As an ardent admirer myself, I was lucky enough to have the opportunity to speak to the three beautiful and lovely ladies of the group, Ty, Lou and Sarah, a couple of hours before NYPC’s dancefloor-destroying display at the O2 Academy 2 in Oxford…

Lucy: Your band have been quite quiet for the last few months. Are you looking forward to playing gigs again?
Katie Jane Garside: I think I give very obtuse ans

1.Talking about The Music Industry, Steve from Blood Red Shoes recently said that for any group, “nobody will ever care about your band as much as you do.” Is this one of the reasons why you decided to self-fund and self-release your new album?
Ty: “Well, I definitely think there’s an element of truth in that, because you know, obviously when it’s your thing, you’re going to put a 110% into it! But then you do get some pretty rabid fans, who are really excited to see you play and they buy everything that you do. So I don’t know. I suppose it depends. In terms of the release, I think with our experiences with Modular, we just decided because we had the advantage of selling the music overseas and having that money to make the record, we thought we might as well, because it would mean we’d have complete autonomy and be able to do things our way. It has been very challenging, but at least you know that you’re getting stuff done in as much as you can the way you want to, plus we’ve had some amazing reviews for the album, so we’re very pleased – I don’t think it could have gone much better (smiling)!”

2.I read that writing and recording The Optimist was a painstaking task, and as synthesisers, guitars and bass still play a prominent role in your overall sound, I wondered from all of your favourite artists / songs, if are there any synth, guitar or bass lines that have stuck in your head?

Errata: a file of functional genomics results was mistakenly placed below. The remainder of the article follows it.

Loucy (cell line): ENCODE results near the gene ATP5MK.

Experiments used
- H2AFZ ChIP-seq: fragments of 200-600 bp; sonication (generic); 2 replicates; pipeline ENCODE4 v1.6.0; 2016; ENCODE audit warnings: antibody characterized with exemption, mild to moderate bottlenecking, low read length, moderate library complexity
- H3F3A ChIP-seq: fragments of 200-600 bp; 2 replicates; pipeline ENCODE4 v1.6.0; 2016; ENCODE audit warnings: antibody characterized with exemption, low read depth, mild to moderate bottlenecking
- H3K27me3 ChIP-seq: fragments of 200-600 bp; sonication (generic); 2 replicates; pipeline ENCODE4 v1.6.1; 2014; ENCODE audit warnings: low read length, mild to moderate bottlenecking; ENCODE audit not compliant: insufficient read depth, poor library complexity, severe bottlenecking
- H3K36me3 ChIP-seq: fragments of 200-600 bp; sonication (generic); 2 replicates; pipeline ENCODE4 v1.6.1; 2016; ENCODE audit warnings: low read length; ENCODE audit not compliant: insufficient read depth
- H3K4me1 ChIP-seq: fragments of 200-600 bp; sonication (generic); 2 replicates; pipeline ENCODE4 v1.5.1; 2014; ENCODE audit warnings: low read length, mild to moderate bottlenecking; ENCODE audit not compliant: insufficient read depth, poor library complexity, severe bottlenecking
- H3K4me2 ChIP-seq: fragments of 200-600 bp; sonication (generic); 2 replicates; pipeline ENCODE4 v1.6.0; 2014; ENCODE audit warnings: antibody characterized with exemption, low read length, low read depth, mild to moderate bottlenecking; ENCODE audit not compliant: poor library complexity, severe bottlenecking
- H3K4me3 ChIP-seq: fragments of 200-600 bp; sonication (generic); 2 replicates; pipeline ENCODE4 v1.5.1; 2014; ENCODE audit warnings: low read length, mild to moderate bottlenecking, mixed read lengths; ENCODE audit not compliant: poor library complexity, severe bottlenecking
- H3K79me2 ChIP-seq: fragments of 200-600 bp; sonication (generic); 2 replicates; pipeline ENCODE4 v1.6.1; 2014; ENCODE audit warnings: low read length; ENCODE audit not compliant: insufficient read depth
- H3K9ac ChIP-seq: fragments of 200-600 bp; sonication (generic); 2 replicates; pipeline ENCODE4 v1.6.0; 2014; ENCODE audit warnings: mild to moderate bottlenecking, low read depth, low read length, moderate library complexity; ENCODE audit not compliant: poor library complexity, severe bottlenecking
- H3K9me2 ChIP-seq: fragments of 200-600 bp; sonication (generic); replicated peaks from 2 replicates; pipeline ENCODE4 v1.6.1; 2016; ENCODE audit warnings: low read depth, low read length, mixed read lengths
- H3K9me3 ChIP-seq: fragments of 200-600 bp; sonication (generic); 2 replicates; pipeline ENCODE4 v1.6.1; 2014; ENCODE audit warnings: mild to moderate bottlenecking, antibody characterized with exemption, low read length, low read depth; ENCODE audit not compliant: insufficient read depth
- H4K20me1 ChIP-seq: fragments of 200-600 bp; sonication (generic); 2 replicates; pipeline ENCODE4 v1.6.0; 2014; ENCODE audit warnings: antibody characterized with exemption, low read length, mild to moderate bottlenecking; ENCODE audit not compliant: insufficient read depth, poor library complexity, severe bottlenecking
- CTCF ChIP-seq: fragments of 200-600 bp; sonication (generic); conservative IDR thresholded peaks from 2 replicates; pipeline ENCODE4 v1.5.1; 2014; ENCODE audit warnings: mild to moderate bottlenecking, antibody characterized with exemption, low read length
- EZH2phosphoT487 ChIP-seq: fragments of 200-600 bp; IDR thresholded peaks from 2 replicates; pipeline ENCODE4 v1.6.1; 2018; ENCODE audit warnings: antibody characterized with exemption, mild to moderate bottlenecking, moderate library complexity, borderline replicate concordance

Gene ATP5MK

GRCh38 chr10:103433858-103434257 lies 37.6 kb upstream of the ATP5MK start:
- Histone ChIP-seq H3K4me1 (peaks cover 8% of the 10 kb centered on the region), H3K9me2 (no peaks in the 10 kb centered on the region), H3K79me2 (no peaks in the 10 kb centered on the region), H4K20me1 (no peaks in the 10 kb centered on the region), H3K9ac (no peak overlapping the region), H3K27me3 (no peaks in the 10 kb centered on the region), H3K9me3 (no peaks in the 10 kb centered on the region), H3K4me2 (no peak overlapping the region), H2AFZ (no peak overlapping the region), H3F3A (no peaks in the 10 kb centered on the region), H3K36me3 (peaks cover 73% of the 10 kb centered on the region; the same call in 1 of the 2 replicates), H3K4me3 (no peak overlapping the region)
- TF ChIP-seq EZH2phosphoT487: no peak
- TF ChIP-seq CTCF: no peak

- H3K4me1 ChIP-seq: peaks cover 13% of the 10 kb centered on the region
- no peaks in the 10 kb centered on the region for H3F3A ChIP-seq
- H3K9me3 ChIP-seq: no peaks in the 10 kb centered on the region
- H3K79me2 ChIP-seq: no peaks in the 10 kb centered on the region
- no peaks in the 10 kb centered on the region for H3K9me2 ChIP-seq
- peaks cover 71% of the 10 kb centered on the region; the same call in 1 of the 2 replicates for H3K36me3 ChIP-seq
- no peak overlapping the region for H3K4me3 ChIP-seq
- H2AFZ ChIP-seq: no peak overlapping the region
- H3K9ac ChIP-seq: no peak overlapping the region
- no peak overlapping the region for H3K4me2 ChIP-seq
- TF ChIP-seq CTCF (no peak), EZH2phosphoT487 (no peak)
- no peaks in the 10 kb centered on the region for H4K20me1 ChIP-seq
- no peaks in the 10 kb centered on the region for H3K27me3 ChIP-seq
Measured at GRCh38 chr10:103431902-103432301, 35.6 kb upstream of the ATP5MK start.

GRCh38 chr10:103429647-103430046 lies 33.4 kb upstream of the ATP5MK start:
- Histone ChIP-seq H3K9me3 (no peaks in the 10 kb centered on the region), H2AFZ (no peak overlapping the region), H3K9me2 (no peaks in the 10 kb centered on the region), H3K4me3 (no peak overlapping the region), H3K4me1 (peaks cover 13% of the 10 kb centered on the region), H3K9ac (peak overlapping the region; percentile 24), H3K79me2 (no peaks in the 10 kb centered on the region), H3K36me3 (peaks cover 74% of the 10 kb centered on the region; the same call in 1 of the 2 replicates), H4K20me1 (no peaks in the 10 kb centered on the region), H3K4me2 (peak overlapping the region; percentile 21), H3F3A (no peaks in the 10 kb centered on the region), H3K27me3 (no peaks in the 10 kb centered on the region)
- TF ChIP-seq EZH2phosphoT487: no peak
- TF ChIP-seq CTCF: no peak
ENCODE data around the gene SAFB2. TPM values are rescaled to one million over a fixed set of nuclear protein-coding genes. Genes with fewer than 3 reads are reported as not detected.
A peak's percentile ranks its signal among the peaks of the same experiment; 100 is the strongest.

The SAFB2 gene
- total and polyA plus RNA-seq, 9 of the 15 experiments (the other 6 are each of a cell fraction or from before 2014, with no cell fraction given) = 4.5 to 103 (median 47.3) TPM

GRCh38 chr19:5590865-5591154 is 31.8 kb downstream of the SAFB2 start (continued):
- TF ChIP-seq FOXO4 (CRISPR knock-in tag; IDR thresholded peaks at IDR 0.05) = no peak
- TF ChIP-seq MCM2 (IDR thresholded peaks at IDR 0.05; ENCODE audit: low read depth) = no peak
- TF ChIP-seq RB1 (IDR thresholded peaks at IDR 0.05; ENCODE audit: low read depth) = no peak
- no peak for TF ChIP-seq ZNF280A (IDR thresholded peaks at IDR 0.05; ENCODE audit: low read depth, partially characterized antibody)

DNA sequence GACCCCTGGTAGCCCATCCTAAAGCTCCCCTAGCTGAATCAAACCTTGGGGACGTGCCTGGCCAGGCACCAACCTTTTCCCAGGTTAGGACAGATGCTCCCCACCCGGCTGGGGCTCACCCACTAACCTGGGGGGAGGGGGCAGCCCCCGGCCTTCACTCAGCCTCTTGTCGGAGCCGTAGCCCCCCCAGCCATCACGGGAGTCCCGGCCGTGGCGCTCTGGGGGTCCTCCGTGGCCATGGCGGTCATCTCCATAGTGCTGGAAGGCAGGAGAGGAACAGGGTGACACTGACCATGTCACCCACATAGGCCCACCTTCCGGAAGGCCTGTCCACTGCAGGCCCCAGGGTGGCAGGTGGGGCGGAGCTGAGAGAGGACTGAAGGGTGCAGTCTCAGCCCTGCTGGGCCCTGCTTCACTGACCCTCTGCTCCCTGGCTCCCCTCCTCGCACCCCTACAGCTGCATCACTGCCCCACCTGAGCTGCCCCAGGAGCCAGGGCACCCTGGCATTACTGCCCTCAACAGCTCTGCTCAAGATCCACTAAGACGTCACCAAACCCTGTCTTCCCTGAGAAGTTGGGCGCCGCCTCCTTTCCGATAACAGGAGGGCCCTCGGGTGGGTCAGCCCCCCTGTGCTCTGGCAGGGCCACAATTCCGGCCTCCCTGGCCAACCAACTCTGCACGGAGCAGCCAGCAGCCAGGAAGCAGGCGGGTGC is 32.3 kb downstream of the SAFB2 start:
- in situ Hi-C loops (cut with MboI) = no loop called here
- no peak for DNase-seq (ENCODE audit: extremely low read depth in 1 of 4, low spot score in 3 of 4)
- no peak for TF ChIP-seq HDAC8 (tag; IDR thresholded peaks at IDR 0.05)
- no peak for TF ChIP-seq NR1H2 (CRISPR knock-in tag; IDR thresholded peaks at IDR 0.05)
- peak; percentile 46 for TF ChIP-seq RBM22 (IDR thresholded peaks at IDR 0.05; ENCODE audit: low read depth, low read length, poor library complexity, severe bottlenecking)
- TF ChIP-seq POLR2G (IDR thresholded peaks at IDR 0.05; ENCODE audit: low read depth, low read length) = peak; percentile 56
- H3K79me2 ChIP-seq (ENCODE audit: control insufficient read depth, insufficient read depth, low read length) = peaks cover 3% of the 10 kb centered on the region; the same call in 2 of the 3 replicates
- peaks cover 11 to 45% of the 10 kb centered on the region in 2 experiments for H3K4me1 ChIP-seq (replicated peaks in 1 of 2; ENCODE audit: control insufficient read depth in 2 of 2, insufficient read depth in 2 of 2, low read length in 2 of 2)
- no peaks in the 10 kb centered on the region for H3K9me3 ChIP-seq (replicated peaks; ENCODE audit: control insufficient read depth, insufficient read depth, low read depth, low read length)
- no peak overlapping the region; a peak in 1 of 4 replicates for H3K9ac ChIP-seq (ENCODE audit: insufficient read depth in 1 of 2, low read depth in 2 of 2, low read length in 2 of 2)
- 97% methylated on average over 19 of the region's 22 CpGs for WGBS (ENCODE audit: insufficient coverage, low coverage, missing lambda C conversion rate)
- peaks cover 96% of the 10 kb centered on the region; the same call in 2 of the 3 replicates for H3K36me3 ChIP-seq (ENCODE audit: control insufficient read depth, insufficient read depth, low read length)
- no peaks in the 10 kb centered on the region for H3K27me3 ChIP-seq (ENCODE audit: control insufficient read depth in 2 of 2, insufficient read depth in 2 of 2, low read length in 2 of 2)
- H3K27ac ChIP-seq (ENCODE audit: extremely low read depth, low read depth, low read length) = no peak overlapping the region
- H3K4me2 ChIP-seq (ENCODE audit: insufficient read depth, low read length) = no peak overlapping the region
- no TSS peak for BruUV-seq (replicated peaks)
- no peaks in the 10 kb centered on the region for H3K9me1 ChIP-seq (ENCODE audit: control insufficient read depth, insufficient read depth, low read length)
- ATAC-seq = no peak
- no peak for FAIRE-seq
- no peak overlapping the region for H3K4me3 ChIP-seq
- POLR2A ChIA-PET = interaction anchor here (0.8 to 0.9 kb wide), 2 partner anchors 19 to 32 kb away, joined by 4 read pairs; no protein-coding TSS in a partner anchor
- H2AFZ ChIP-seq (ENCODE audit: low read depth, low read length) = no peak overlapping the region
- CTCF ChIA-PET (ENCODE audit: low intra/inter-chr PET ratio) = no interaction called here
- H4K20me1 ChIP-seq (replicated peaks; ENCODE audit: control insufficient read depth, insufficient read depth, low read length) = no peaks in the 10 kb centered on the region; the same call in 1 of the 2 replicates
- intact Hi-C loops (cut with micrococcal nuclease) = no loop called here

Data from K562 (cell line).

Lou: “Hmm…”
Ty: “That’s an interesting question.”
Lou: (starts singing the hook to Mantronix’s Got To Have Your Love)
Ty: (laughs heartily) “Yeah, there’s always Mantronix, that’s a good one!”
Sarah: “I like the Tom Tom Club’s Genius Of Love as well (smiling), that’s great!”
Ty: “Yeah, and I like Dark Sneak Love Action. It’s usually the simple ones that get stuck in your head.”

3.On a similar note, I think Lost A Girl has a very memorable chorus, but what do you consider to be some perfect choruses?

Ty: “My God, there’s loads of perfect choruses! I think Let’s Dance (David Bowie) has a perfect chorus and Girls & Boys (Blur) has a perfect chorus. Loads of ‘60s stuff obviously, most Beatles songs have perfect choruses don’t they?”
Lou & Sarah: “Yeah!”
Sarah: (singing) “Baby, you can drive my car…”
Ty: “Exactly! They’re so effortless and really uplifting (big smile)!”

4.Not so long ago, artists / bands used to release around 4 singles from every album, and one of my all-time favourite set of singles has to be from Nirvana’s Nevermind – Smells Like Teen Spirit, Come As You Are, In Bloom and Lithium. But, which records do you think have spawned a great series of singles?

Ty: “Probably the first Suede album, that had 4 amazing singles when it came out (The Drowners, Metal Mickey, Animal Nitrate and So Young). The new Beyonce record, but that’s probably got more than 4 (laughing), there’s probably been about 6 great singles off that!”
All: (laughing)
*I joke that it’s going into Michael Jackson’s Thriller territory*
All: (laughing again)
Ty: “Yeah, definitely (laughing) – it’s going from strength-to-strength for that record!”

5.Continuing with this train of thought, what’s the one LP that everyone should own?

Sarah: “Oh God (laughing)!”
Ty: “That’s so hard – that’s really hard that one!”
Lou: “Revolver.”
Ty: “Or Nevermind, that would be another one.”
Lou: “Yeah.”
Sarah: “Hunky Dory.”
Ty: “Or Low.”
Lou: “Low, yeah.”
Ty: “Unknown Pleasures… There are so many though, that it’s hard to just pick one. There’s probably about a hundred!”